Story-soaked holiday

Trips to North Wales are always special for me. My aunt and uncle live in Snowdonia and it’s always been one of my favourite places in the world. In the last few years I’ve also enjoyed walking in the places that some of my favourite stories in the world come from; and having just been there again with my family, I had fun connecting with the stories on a slightly different level:


Beers named after characters from my favourite tale from the Mabinogion! Made by local brewery Bragdy Lleu – and very tasty they were too.

Not that we didn’t have some wonderful storywalking too: behold…


Bwlch y Saethau, viewed from a walk up Snowdon with my son Bev and uncle Phil – the name means “Pass of the Arrows”, and no less than King Arthur is said to have fought his last battle against the Saxons here, before he and his warriors went to a cave in the mountain to sleep until they’re needed once more. (My uncle: “It’s a nice story…”; Bev: “What?! He can’t be there too, he’s supposed to be sleeping ALL OVER the place.”) Also intriguing to note that the summit cairn of Snowdon is said to be the grave of an enemy of Arthur: the giant Rhitta, who caused consternation in early mediaeval times by collecting the beards of kings for his cloak…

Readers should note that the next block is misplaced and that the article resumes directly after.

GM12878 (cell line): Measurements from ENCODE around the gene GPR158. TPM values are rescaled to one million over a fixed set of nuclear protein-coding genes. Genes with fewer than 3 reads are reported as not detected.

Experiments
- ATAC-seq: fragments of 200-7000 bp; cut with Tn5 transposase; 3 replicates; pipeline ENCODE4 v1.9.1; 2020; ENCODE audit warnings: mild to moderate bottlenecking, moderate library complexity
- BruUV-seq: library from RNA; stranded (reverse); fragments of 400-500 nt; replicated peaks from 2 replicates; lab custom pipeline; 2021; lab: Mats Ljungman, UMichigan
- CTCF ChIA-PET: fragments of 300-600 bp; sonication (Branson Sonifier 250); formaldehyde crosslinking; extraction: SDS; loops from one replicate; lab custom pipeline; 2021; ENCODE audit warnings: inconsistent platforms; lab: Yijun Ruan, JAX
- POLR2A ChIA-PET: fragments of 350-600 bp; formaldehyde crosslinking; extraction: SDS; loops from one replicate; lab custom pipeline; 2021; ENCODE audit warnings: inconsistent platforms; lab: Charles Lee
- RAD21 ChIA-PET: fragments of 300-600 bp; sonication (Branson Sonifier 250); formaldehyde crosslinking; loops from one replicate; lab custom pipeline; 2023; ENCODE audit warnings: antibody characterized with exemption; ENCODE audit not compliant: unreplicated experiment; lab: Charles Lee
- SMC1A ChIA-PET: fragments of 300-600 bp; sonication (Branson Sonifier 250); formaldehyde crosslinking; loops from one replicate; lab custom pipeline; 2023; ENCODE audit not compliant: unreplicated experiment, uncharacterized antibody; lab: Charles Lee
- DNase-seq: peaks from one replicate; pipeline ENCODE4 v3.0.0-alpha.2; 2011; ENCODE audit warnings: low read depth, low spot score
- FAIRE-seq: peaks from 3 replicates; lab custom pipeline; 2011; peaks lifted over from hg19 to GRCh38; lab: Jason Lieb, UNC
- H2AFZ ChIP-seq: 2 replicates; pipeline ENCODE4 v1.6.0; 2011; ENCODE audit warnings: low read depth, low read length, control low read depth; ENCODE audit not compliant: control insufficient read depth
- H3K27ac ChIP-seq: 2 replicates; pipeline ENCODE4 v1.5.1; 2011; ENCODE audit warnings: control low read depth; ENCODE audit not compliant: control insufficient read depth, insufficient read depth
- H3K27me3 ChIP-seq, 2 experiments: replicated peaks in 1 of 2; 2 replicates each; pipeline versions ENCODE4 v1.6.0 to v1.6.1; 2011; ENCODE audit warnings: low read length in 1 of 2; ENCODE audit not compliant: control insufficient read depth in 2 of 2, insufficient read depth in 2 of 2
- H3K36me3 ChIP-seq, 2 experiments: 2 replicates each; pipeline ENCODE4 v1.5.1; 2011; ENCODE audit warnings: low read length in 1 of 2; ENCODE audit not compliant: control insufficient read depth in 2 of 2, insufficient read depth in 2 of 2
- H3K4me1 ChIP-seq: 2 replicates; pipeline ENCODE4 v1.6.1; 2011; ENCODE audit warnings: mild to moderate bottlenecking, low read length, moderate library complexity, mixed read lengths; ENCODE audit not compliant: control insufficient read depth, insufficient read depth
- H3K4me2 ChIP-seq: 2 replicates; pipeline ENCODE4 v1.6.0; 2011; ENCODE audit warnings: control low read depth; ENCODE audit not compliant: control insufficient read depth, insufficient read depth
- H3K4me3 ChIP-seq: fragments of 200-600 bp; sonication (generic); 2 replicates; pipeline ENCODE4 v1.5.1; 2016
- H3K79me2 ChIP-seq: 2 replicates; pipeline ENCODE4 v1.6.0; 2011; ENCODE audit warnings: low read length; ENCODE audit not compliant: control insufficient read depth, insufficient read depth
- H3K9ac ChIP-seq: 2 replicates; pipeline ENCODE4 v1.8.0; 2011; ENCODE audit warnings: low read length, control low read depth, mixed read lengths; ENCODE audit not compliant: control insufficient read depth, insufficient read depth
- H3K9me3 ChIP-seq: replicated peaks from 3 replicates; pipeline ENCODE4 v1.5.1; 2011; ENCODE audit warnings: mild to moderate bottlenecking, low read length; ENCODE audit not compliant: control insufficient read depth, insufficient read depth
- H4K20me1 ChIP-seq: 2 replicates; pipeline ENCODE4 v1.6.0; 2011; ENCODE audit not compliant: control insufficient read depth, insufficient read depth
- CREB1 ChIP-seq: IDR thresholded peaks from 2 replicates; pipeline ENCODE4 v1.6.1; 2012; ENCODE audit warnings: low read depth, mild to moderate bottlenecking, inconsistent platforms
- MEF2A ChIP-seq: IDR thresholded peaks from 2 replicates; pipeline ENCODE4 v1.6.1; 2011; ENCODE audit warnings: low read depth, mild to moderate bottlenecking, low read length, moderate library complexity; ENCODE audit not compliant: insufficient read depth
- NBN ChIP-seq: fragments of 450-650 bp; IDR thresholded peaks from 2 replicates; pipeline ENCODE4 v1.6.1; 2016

St Brothen’s Church, Llanfrothen, where many people’s stories are remembered: from Mary Lewis, a housemaid murdered in 1812 by a labourer known as “Y Hwntw Mawr” (“The Big South Walian”), who was thus the last person to be hanged publicly in the area; to quarryman Robert Roberts, whose burial sparked a controversy which launched local boy Dafydd Lloyd George into a political career. Llanfrothen has also been the site of a tragic marriage between fairy and mortal, and is said to have been home to a shape-changing witch: magic and dreams aplenty among the fields and hillsides.


The stone that gives Maentwrog its name (“Twrog’s stone”): it’s said that Twrog, a saint, threw it from a nearby peak to crush a pagan altar on the valley. In some versions, though, Twrog is a giant; and some also say that the stone marks the grave of Pryderi, Prince of Dyfed, a hero from the Mabinogion who was killed nearby. Whatever the case, it’s said the stone still bears Twrog’s handprints – my daughter Aela and I think we found them:


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